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My Appearance on Dynasty Happy Hour

Thanks to Tyler and Tim over at DHH for having me on their podcast. Check out the link below to hear the appearance.

https://itunes.apple.com/us/podcast/dynasty-happy-hour-fantasy-football-dynasty-nfl-nfl-draft/id1103910723?mt=2

We talk about the book and some of our most owned players, so check it out.

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Pre-order The Analytics of Dynasty before September 1st and you’ll get a one-on-one strategy session to talk Dynasty and get an advance preview of the analytics.

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My Appearance on The Dynasty Life

Thanks to Travis, Andrew and Justin for having me on The Dynasty Life. Check out the podcast at http://www.thefantasyauthority.com/podcast/2018-training-camp-battles-episode-94/.

Go ahead an pre-order The Analytics of Dynasty today and get a one-on-one strategy session with some of the advanced analytics to get a leg up on your competition in 2018.

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Structural Drafting: Kalen Ballage is a Cheat Code

Rookie drafts are a key area to acquire RB depth in dynasty.  One of the findings as I go along writing The Analytics of Dynasty is finding clear target areas for players. For example, round 1 NFL QBs and day 2 NFL TEs in round 3 of rookie drafts are great ways to fill in players while fading the start one positions in startup drafts.

Another area is RB. RB should be clear targets in the first two rounds of rookie drafts outside a select few WRs.

This year, my rookie draft plan after the top 8 RBs (including RoJo), was Christian Kirk, Courtland Sutton, James Washington, and then Kalen Ballage. Ballage is a player to sit dead red on in the middle of the second round because of the athletic upside and receiving ability in a 228-pound frame.

In chatting with a book purchaser earlier this week, I noticed a historic trend. The historical hit rate of producing a starter  (top 24 finish) for RBs in the second round of rookie drafts is 35%.

Since 2013, there have been 10 RBs who weigh 215 pounds or more, drafted in rookie drafts between picks 13 and 24 in rookie drafts: Terrance West, Jeremy Hill, Zac Stacy, Christine Michael, Jay Ajayi, Jordan Howard, David Johnson, David Cobb, Andre Williams and D’Onta Foreman.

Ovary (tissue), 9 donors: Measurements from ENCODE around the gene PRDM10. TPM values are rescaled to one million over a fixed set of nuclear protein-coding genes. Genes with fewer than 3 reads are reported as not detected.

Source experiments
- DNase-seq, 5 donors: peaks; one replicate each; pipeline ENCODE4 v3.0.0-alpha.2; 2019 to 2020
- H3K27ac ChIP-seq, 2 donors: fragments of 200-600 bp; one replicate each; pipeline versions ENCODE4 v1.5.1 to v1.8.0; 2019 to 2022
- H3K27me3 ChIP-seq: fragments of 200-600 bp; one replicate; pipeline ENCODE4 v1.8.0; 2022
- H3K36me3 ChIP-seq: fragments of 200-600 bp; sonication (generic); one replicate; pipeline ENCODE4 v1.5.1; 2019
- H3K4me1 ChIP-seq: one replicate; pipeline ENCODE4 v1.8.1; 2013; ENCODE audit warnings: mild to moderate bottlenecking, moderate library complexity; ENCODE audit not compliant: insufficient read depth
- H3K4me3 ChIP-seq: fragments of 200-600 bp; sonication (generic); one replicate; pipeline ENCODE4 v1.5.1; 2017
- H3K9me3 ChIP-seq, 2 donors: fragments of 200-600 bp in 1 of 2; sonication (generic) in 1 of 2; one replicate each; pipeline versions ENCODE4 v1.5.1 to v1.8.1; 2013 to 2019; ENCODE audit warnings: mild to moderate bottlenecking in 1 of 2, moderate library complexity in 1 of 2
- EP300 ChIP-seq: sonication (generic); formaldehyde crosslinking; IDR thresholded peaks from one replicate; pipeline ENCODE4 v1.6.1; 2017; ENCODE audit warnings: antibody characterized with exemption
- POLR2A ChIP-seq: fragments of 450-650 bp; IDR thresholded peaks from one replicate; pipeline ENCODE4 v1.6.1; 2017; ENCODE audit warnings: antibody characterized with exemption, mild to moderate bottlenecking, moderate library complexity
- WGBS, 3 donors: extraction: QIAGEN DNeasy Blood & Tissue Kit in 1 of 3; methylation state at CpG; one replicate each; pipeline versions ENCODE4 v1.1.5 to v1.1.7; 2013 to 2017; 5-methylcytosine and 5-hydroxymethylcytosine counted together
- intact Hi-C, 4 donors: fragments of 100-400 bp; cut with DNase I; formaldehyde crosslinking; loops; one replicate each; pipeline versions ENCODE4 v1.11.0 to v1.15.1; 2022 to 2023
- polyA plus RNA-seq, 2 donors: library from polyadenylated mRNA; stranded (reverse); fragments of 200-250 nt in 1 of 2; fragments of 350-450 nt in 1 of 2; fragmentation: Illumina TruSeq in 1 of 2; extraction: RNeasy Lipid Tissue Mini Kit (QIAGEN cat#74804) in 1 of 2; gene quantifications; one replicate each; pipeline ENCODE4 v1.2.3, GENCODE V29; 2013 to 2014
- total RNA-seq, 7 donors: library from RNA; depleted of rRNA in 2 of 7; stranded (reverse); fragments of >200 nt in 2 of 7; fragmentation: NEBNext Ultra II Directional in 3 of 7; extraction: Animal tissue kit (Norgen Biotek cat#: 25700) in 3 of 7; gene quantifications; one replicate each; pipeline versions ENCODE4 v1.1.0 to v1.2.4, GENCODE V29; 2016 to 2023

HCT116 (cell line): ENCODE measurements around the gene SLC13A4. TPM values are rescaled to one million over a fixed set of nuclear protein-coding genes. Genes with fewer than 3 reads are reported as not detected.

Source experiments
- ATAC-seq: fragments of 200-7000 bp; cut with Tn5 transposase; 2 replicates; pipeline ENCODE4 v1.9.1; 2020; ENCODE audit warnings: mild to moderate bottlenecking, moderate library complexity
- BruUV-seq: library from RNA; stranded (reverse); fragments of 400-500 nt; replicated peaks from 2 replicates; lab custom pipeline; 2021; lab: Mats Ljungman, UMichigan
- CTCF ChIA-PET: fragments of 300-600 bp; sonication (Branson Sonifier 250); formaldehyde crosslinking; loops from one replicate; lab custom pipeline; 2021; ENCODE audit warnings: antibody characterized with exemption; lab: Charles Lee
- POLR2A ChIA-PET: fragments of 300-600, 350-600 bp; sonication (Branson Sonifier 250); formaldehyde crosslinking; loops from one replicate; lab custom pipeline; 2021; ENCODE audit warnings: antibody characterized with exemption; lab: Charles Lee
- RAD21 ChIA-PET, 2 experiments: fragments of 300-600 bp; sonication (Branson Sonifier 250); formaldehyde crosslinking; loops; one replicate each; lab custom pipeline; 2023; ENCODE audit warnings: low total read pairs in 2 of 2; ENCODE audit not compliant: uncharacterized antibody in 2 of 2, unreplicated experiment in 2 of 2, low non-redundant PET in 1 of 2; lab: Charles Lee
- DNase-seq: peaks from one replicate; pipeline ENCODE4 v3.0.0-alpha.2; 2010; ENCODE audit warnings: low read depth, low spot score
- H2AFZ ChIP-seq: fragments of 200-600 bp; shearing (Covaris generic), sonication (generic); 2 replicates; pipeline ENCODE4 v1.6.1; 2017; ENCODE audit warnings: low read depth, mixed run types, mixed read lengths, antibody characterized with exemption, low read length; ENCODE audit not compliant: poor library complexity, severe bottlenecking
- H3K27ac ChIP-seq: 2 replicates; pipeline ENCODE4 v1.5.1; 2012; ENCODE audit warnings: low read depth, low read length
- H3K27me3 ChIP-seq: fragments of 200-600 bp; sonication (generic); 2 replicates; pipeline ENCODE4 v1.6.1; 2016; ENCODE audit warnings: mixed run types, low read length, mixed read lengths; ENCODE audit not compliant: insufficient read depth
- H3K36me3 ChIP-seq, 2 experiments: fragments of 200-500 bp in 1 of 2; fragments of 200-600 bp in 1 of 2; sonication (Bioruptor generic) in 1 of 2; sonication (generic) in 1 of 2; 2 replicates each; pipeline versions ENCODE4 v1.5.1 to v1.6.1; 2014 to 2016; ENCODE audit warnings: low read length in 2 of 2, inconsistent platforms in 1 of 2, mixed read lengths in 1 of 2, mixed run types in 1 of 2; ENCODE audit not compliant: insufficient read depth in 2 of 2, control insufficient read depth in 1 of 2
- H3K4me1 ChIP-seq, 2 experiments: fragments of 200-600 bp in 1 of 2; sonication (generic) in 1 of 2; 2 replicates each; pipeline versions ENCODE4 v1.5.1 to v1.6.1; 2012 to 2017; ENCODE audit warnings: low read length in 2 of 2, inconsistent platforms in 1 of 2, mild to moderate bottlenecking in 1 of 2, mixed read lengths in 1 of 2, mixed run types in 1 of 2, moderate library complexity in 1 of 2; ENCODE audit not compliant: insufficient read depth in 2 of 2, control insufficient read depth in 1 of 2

Of those 10, 6 produced top 24 seasons, West, Hill, Stacy, Ajayi, Howard and Johnson. Cobb and Williams were athletic duds, Foreman is only in his second year, while Christine Michael rose to a sixth-round startup pick in 2014, a clear value upgrade over his rookie valuation.

This 60% hit is significantly better than the market, and if you exclude poor athletes in Williams and Cobb, your 75% top 24 rate is double the market success rate.

The upside is good as 5 of the RBs produced top 12 seasons, while David Johnson was a league winner in 2016.

That is a good success rate at any point in the draft, but especially so in the second round of rookie drafts.

Much of the narrative around dynasty drafts is focused on debating which two players to pick at a given spot in the draft. This approach is like a general drawing a battle plan: the general can make the best tactical plan imaginable, but if he is fighting the battle in Russia in the winter, he is going to lose the war.

Instead of debating specific players, take a step back, identify a strong strategy, and ask yourself which players best reflect that strategy.

This year Kalen Ballage is a later second-round draft pick, who fits the criteria of this highly successful type of players. At nearly all points of rookie drafts RBs are better bets than WRs, and with the historic success rates in the range, Kalen Ballage reflects a strong strategic approach in the second round of rookie drafts.


Pre-order The Analtyics of Dynasty before September 1st and you will get a one-on-one strategy session including an advance preview of the strategy and tips from the book.

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Hitting from Deep in Startup Drafts at RB

Since 2008, there have been 612 RBs with yearly startup ADPs between rounds 11 and 20. Only 1 has hit as a top 6 running back twice in the three years after he was selected in that range: Arian Foster in 2009.

Foster finished as RB1 in Y2 and RB3 in Y3 and then continued into Y4 as RB3 and Y6 as RB6 before fading off (Y5 was an injury-filled season).  His production of 4 top 6 finishes at the RB position would be high for an elite pick but is unmatched deep in startup drafts.

Below is a chart that you might find useful in startup drafts, and is a preview of The Analytics of Dynasty. The chart is organized by rounds from left to right, and show the rate of RBs producing top 6 finishes by year after their selection in that round of startup drafts. There is a steep drop off outside of round 3 in Y1, while there are opportunities to hit in the mid rounds, largely with younger players, beyond Y1. A common debate in the dynasty is the value of youth, but the value of longevity is notable in the mid rounds, where younger backs progress to match far earlier rounds in Y3.

As the research of The Analytics of Dynasty continues, this is a conclusion that finds continuous support. Pre-order The Analytics of Dynasty and you can chat with me about this and much more in a one-on-one strategy session before the start of the 2018 season.